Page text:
On Monday, a body thought to be that of missing Gabrielle “Gabby” Petito was discovered, while authorities are still searching for her fiancé Brian Laundrie. The 22-year-old was reported missing on Sept. 11 after she failed to return from a months-long cross-country trip with Laundrie, who as of Tuesday afternoon – when he was named a person of interest – remains missing.

The case has remained in the spotlight on cable news over the past week while there have been nightly segments on the national evening news. “Gabby Petito” has also been trending on social media this week, but some users have even questioned why her disappearance has garnered so much media scrutiny while other cases fail to gain any attention.

Missing White Woman Syndrome

While Petito’s disappearance and possible death should not be taken lightly, many on the social platforms have noted that the media attention is an example of what has been labeled “Missing White Woman Syndrome.” The term is used by social scientists and media commentators to refer to the alleged disproportionate media coverage, especially on TV, of a missing person case that involves a young, white, upper-middle-class woman compared to the relative lack attention towards missing women who are not white and women of lower social classes, as well as missing men or boys.

Jennifer Bendery (@jbendery) of the Huffington Post tweeted, “In the same area that Gabby Petito disappeared, 710 indigenous people— mostly girls—disappeared between the years of 2011 and 2020 but their stories didn’t lead news cycles.” via @MollyJongFast”

Some on social media have also used Gabby Petito’s disappearance to highlight other missing person’s cases. The grass roots organization Occupy Democrats (@OccupyDemocrats) posted, “BREAKING NEWS: While the media obsesses over the Gabby Petito story, Jelani Day, a Black aspiring doctor and Illinois medical school student is also missing, but his disappearance is barely being covered. His abandoned car was found in the woods. Please RT to make this go viral.”

“I’m very sad and angry. Gabby could have been saved. Some are highlighting the media responses. It doesn’t diminish Gabby’s case. It’s an attempt to make sure we search for them all. Still, so many women missing. Use the same outrage to find them all,” added social media user @tbkeith.

Even with those calls to find every missing woman, this case certainly highlights yet another divide in our nation, and it further puts social media in the spotlight for its ability to get people arguing about nearly everything.

“Social media continues to have that potential to be polarizing,” said Saif Shahin, assistant professor in the school of communication at the American University.

“We see this all the time in the political space between liberals and conservatives, but it is evident on social media in different contexts such as this one,” Shahin added.

It also seems that this case has taken social media by storm unlike others, and that could potentially help break the case.

“When you combine that with America’s fascination with true crime – Serial Podcast, Don’t F**k With Cats and the latest Kristin Smart case – this is a perfect storm for the story to go viral,” said Matt Zuvella, VP of marketing at talent management services company FamePick.

“In the case of Gabby, her social media profiles might actually help solve the case, mainly because her fans became accustomed to her style of posting,” noted Zuvella. “So when there is something off or different, her fans immediately took notice and started asking questions.”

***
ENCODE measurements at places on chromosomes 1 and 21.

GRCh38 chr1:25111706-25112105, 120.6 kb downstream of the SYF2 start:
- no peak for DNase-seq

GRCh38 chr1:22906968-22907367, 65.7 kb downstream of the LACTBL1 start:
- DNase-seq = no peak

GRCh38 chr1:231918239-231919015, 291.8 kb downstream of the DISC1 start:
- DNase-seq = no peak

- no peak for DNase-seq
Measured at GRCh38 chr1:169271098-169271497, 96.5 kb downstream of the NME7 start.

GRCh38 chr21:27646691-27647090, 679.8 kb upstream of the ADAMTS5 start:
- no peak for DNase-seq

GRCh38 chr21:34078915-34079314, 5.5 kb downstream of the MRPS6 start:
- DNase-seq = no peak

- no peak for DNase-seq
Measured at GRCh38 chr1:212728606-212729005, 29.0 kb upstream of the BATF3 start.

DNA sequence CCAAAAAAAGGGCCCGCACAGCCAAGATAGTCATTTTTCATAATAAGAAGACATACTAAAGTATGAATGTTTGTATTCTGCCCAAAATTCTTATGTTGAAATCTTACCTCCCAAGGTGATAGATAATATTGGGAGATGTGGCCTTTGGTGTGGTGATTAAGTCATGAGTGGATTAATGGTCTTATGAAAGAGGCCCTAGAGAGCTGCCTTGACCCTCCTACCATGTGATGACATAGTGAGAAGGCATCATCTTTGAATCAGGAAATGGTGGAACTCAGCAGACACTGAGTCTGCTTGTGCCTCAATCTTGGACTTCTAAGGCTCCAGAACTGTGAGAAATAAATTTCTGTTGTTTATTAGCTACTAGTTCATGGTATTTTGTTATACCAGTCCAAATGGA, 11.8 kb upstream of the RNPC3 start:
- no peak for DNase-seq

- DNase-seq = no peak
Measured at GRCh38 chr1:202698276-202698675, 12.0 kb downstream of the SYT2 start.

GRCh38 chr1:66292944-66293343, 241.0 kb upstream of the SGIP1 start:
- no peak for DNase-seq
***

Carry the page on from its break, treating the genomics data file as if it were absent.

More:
Spread Of Misinformation During Investigations

At issue too is where there is a potential for the spread of misinformation that could impact cases such as this one. How much harm it can do is a matter of debate, but past cases have shown that wild theories can stir up individuals and even put some people in harm’s way.

“Over the last few years, we have seen the dark side of social media with the spread of Covid-19 misinformation and political/election agendas,” added Zuvella. “However, in Gabby’s case we can see social media’s positive impact since her fans and fellow influencers jumped to her ‘aide’ and tried to help in any way they could.”

However, in past cases, social media has caused more harm than good, and amateur sleuths ‘debating’ potential suspects during an ongoing investigation could present serious problems.

“This happened after the Boston bombing,” explained Shahin. “There was the sharing of information on Reddit and Twitter, and other platforms. Users on social media were actively trying to figure out who were the Boston bombers.”

And they did so without the knowledge the police and FBI had access to, and as Shahin added, that was a problem as there was a zealous audience seeking information and sharing details without context. Many didn’t have investigative training either.

“They were pointing fingers everywhere,” said Shahin. “That certainly targeted people of color, and some on social media pointed fingers at a young man from India who had gone missing.”

Sunil Tripathi was wrongly accused of being a Boston Bombing suspect on Reddit, as he had been missing for a month prior to the April 15, 2013 bombing. His family had even turned to social media to assist in their search for Tripathi. That included setting up a Facebook page and sharing a video on YouTube.

Instead of helping find Tripathi, the information posted online resulted in his being misidentified as a suspect by users on social media. Thousands of individuals actually jumped on the bandwagon, and his name and details were even shared on Reddit. A BuzzFeed reporter then named the young man, who was born to Indian immigrants, as being a primary suspect.

“That led to threats against his family, while some mainstream media outlets even picked up on the story,” said Shahin. “The family was already in a lot of pain and it exacerbated it.”

In the end, Tripathi had nothing to do with the bombing, and he had killed himself by drowning.

“There is such a potential for the spread of bad information, and that could even distract the police during an investigation,” warned Shahin. “This isn’t new, but the presence of social media brings in such new dynamics.”